The figures in the Report of entity tax information in themselves do not indicate if an entity is paying a high or low rate of tax. The tax system provides for a range of deductions and offsets affecting final tax payable figures.

    Measuring a company’s effective tax rate (how much tax they pay as a percentage of profits) requires more information than that included in the report. Also, comparing effective tax rates across single entities does not take into account related-party transactions, the broader economic group or a number of other factors.

    Variations can come from the use of tax losses. Tax losses can generally be carried forward and offset against taxable income in future income years. Losses carried forward are subject to integrity rules that restrict the use of those losses where there is a substantial change in company ownership (the continuity of ownership test) and the type of activity undertaken by the business (the same business test or the similar business test). Losses generated by one member of a tax consolidated group can generally be used against profits earned by other members of the same group.

    Corporate tax entities listed in the report may be eligible to ‘carry back’ tax losses incurred in the 2019–20 to 2021–22 income years and offset it against the income tax liability for the 2018–19 or later years, generating a refundable tax offset in assessments for the 2020–21 and 2021–22 income years.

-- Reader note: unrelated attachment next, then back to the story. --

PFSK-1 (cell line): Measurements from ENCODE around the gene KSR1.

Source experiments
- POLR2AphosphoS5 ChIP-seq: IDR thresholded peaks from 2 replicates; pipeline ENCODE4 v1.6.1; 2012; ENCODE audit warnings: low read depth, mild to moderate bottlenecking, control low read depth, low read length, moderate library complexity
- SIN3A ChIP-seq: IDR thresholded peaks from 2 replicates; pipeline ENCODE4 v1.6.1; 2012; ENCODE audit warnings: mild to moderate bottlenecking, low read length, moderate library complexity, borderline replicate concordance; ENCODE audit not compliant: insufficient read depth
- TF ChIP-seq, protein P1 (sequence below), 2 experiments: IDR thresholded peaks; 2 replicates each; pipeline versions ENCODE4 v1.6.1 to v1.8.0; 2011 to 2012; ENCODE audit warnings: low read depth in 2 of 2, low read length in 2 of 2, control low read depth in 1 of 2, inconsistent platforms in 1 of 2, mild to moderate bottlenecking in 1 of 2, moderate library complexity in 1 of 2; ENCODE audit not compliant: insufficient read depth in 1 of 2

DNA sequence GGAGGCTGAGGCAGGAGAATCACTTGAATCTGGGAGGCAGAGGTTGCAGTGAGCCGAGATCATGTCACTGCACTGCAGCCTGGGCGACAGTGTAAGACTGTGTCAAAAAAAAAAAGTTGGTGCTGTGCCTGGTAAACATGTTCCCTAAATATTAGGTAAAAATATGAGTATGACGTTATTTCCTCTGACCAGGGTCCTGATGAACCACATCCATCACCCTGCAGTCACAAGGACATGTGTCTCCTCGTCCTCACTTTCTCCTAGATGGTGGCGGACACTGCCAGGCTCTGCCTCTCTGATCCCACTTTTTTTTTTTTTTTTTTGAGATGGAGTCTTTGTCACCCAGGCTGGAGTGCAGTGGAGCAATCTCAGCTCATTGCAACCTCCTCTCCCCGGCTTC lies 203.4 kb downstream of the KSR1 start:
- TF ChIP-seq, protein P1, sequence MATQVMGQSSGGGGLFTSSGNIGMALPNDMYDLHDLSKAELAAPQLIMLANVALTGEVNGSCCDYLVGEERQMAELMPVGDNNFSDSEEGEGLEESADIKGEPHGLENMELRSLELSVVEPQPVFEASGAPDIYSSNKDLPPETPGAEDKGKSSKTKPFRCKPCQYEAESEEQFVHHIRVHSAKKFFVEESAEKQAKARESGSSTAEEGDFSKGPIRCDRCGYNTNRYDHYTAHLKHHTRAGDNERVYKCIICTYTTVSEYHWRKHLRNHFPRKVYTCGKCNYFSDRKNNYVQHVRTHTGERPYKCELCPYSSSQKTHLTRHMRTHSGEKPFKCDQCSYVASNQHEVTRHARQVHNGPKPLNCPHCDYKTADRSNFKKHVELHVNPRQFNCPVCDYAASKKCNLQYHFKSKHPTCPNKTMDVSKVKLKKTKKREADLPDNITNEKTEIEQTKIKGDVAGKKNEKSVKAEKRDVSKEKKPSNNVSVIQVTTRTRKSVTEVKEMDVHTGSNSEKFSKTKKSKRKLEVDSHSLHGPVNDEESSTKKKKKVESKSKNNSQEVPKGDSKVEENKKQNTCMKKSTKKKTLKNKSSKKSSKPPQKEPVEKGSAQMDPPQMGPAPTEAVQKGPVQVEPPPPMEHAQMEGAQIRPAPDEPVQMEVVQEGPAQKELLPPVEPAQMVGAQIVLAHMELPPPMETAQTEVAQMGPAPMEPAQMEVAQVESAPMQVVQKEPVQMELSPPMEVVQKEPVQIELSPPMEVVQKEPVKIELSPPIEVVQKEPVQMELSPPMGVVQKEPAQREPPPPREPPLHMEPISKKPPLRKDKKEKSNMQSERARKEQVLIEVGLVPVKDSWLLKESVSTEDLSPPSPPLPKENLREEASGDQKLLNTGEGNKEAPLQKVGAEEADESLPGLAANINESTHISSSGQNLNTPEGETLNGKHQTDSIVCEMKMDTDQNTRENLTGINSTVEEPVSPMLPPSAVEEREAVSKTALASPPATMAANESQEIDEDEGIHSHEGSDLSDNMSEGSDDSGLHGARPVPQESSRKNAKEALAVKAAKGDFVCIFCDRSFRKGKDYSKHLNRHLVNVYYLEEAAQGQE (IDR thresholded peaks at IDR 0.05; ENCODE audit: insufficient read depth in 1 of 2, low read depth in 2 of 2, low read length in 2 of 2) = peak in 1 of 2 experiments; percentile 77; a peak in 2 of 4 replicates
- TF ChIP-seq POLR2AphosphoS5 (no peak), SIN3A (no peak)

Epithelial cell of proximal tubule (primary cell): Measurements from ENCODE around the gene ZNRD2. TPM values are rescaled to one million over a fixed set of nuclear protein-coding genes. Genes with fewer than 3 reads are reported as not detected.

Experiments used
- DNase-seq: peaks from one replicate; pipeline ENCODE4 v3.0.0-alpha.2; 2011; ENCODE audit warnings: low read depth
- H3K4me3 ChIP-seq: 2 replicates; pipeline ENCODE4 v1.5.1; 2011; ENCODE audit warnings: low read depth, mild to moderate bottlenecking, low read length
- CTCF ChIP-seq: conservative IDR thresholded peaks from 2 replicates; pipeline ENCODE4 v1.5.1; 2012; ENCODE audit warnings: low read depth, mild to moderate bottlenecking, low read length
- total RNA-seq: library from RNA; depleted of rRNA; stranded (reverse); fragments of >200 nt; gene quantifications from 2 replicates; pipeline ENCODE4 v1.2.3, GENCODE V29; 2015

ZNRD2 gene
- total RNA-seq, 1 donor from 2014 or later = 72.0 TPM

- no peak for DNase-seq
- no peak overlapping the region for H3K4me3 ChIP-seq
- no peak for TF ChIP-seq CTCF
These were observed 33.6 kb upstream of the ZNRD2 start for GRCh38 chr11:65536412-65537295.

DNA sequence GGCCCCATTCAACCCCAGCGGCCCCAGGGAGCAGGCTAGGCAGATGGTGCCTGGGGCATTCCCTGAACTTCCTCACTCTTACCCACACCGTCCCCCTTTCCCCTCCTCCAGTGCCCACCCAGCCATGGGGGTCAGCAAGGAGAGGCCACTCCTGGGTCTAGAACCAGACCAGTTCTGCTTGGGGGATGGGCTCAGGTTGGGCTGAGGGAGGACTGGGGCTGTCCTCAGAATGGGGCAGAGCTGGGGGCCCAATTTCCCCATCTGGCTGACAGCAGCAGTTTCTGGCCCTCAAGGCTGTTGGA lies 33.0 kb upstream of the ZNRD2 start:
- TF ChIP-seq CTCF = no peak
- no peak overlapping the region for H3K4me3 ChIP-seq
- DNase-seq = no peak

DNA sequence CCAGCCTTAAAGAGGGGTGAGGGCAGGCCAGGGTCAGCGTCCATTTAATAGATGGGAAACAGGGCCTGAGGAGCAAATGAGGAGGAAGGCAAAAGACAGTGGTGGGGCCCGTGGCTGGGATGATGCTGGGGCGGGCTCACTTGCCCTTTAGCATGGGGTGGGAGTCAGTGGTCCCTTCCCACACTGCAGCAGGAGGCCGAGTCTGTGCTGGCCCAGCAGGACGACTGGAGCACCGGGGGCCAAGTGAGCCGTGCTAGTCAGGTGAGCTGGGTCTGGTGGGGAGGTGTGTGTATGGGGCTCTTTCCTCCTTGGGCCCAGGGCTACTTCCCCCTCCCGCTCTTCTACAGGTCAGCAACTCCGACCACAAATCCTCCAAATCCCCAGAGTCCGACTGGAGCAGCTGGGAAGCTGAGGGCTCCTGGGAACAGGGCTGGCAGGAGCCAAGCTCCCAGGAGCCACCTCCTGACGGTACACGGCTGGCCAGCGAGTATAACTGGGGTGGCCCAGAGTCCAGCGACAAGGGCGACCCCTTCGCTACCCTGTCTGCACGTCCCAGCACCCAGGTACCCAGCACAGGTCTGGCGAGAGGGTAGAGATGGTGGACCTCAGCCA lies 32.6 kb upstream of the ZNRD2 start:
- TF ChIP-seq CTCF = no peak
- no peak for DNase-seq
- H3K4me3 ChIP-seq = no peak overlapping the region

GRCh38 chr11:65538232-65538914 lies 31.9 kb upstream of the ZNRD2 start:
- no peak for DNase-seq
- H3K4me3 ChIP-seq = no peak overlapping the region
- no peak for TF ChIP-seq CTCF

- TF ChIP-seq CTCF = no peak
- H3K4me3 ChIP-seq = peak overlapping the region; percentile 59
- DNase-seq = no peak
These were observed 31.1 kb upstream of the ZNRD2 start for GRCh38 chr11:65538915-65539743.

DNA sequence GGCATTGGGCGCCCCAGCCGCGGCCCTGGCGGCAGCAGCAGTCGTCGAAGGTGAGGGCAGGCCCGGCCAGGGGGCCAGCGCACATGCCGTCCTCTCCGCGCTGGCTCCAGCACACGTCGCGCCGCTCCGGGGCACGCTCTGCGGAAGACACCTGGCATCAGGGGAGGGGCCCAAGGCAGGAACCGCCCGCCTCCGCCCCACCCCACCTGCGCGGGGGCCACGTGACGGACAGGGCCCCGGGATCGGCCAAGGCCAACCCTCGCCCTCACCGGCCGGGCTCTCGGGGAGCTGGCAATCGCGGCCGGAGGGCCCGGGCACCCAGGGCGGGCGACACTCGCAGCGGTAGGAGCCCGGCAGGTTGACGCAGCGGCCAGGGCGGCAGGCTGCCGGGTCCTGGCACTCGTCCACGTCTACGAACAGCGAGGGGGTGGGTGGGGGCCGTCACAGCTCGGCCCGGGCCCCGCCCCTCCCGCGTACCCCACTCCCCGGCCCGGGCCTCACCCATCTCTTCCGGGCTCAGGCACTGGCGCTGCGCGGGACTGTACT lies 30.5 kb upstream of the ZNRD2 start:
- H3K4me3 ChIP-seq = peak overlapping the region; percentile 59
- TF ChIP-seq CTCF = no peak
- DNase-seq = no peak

See also

    Petroleum resource rent tax payable

    PRRT is a profits-based tax that only taxes profits above a specified rate of return. A PRRT liability will be dependent on a range of factors, including commodity prices, foreign exchange rates and project development and operating costs.

    The PRRT data in the Report of entity tax information is taken directly from PRRT returns.

    See also

    Comparisons with other sources

    The figures in the Report of entity tax information are not easily compared or reconciled with aggregated figures reported in our annual report, or figures from reports lodged with the Australian Securities & Investments Commission (ASIC) and the Australian Securities Exchange (ASX).

    Figures in the Report of entity tax information cannot be taken as the final tax position of an entity. The tax payable amount may be amended by the entity – for example, if they identify an error in the return as originally lodged. Or, we may issue an amended assessment as a consequence of compliance activity.

    Accounting groups often include entities outside the Australian tax group – for example, some partially-owned subsidiaries as well as foreign subsidiaries. Stapled groups often include both sides of the staple in their accounting group, whereas only one side of the accounting group may be included in the transparency reporting.

    In some cases, the tax group may include entities outside the Australian accounting group – in particular, where a group holds its Australian operations under multiple offshore companies, meaning there are multiple entry points into Australia.

    Last modified: 10 Dec 2021QC 67338